Yes if booted out.
No EU member can be booted out. You're reading too much of the Daily Express with its sensationalist and totally inaccurate headlines. There exists no mechanism to throw anyone out of the EU. That could change of course but it would have to be debated, discussed, formulated etc and would probably take a few years to finalize.
Don't get too exited, marxists. The whole "voting" likely won't happen and If it does, there will be far more vote "against" than one.
Why is it that anybody who objects to the idea of an authoritarian right wing government dismantling the modern Polish state and setting themselves up to govern forever, is a 'Marxist'. As far as I'm concerned the man was first cousin to Lucifer. Like most champions of the 'worker' including Lenin and Uncle Joe, he never did a day's hard graft in his life and his Utopian theories caused untold misery and hardship to billions. You should read about Welsh factory owner, Robert Owen, a TRUE champion of the working man who actually improved the quality of their lives with his social reforms including the eight hour working day, and that was back in the early 1800s.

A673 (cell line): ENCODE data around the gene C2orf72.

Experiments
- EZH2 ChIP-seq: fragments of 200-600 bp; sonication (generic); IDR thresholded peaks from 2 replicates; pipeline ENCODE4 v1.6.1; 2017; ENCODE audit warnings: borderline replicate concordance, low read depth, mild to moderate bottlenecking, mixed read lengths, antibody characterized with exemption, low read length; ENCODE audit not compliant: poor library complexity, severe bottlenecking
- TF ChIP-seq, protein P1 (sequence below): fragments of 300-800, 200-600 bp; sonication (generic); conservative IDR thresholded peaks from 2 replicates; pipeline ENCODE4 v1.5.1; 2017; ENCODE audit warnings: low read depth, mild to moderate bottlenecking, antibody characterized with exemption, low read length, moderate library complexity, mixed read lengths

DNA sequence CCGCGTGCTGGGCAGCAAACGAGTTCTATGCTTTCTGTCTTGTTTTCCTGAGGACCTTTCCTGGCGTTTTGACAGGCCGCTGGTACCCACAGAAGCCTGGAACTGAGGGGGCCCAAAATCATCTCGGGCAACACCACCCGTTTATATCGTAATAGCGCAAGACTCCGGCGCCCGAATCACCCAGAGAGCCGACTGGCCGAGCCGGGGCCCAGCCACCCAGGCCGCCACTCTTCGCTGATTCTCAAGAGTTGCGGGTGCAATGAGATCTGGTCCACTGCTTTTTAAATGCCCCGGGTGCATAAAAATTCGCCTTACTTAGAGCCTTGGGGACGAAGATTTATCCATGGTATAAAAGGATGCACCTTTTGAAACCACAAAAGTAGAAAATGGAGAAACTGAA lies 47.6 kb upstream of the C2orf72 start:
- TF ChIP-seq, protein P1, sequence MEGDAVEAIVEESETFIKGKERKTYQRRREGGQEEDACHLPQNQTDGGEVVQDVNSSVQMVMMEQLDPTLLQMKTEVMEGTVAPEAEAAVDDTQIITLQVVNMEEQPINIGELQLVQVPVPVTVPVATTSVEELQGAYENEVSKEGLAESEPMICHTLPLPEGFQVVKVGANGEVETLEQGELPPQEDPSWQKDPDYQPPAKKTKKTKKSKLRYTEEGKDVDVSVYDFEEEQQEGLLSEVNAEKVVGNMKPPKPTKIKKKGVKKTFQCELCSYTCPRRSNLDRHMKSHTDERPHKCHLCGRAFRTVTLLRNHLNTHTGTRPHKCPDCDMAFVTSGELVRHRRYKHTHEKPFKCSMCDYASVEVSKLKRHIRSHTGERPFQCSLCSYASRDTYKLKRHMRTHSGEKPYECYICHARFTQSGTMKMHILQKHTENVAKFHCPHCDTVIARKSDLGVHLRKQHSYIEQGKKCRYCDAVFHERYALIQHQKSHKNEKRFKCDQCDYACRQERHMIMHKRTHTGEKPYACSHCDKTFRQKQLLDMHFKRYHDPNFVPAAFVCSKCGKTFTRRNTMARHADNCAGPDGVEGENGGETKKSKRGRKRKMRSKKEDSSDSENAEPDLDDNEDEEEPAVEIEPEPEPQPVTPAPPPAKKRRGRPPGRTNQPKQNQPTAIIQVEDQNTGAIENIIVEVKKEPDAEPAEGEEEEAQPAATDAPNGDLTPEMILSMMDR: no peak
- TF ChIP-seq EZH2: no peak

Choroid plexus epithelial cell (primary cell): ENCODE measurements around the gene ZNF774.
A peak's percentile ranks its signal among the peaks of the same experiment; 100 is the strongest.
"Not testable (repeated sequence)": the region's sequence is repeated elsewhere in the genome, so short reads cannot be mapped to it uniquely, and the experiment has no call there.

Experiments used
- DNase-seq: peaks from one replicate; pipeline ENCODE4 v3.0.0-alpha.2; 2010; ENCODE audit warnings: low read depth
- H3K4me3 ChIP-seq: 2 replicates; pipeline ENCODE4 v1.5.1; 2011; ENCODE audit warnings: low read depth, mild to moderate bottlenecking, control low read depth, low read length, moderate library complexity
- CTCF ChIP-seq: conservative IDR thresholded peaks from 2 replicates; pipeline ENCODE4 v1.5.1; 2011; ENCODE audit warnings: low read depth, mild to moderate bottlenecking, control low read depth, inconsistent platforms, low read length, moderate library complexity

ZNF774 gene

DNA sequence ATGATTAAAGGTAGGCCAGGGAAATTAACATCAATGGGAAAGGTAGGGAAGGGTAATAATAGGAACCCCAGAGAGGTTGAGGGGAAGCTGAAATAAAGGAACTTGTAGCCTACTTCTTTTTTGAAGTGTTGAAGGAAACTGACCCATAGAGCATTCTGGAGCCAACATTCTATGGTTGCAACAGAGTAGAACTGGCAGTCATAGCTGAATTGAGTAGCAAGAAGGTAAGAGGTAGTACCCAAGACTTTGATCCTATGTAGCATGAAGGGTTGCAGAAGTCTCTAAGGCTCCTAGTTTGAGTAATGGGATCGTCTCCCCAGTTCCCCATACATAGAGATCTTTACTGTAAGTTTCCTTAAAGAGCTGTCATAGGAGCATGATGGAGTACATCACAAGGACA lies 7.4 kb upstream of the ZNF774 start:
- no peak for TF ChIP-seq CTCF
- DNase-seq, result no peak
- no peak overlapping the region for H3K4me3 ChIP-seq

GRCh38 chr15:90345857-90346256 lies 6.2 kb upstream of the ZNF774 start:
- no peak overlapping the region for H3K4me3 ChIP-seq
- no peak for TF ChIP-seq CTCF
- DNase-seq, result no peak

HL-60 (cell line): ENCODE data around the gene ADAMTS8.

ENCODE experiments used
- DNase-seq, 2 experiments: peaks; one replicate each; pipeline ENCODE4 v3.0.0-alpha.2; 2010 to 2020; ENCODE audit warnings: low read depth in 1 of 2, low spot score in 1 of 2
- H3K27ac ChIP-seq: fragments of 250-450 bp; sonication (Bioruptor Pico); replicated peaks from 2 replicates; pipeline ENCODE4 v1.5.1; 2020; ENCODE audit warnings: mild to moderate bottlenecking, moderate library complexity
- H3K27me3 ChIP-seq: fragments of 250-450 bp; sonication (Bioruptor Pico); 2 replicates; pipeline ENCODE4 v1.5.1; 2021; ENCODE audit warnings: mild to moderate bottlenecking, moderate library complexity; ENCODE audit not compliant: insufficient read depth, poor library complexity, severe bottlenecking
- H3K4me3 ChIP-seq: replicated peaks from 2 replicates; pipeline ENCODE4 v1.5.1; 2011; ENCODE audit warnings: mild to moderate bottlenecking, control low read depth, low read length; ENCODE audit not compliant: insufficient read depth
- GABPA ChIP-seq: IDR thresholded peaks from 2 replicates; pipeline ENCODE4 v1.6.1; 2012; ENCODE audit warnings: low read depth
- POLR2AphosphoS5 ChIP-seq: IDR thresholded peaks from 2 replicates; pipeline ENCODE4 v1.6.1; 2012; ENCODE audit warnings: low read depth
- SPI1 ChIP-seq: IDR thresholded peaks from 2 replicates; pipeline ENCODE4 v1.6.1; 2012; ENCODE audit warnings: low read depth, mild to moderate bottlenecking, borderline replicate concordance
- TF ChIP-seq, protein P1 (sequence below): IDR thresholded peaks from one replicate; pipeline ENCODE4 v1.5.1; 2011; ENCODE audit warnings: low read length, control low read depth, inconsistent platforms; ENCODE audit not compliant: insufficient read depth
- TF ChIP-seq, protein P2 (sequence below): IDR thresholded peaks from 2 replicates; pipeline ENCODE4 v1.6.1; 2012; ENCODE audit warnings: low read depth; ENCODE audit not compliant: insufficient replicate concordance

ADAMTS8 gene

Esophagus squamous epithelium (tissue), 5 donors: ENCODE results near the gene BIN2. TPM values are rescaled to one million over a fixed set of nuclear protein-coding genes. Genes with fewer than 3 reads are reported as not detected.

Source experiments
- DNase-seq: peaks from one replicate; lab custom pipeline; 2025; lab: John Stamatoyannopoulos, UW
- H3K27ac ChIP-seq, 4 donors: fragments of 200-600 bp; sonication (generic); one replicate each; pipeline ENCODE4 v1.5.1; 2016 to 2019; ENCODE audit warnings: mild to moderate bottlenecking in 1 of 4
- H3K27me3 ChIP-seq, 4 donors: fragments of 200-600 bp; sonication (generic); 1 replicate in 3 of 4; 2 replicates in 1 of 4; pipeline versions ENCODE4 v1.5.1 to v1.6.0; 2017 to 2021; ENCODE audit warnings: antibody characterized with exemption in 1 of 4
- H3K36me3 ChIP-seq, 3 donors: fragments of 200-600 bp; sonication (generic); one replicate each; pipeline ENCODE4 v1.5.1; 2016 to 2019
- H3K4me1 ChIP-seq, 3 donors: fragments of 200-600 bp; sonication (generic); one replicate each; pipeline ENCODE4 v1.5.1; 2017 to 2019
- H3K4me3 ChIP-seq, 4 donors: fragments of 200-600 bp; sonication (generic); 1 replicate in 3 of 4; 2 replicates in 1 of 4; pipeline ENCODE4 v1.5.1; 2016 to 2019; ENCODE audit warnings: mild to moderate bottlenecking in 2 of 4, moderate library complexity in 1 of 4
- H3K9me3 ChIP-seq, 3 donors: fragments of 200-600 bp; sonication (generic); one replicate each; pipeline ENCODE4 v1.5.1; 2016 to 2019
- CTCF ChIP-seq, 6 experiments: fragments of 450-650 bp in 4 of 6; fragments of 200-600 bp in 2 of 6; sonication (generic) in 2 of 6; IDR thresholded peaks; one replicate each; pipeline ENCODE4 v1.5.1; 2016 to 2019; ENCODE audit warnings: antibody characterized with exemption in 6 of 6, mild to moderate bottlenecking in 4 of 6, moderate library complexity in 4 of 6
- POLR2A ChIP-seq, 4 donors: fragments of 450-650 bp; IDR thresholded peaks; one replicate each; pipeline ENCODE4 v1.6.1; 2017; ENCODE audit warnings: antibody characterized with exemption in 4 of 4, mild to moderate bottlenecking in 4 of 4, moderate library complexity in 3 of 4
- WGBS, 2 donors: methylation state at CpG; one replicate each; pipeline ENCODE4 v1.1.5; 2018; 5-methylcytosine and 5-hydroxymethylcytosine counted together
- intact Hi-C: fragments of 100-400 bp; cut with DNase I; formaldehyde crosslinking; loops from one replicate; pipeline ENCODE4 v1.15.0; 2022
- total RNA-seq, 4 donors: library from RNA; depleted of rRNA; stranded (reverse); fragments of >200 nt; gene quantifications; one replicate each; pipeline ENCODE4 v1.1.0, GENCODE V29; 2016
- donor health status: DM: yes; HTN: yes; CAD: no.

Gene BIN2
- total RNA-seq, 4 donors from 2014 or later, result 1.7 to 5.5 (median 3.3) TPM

Now, back to the EU. The voting I'm referring to is the vote on a resolution against Hungary and that will most definitely take place and will pass as the majority of MEPs are concerned not only about Poland but also about Hungary. Regarding Poland,we are still only at Article 7 stage one. After the 20 March deadline, another two thirds majority vote will be needed to move to Stage 2. The Parliament already has that. Then there will be another vote which requires a four fifths majority, that's the tricky one as it depends on those who've abstained up to that point, climbing down from the fence. The final vote would be for sanctions and that's the one that requires unanimity. That probably won't be until December of this year and by that time Hungary will also be subject to Article 7 which could prevent it from voting. Incidentally Romania is also in line for Article 7.
The good thing to come out of all this mess, is that now that's it's taken the plunge with Poland, the Commission seems to be more comfortable with invoking Article 7. They were guilty of being head in the sand with Hungary and this is the result, a divided EU in a crisis situation. So I suspect that from now on, they'll be much quicker to react to backsliding in other EU states - there's also no doubt that this will ultimately lead to mechanisms being introduced to expel rogue states from the Union.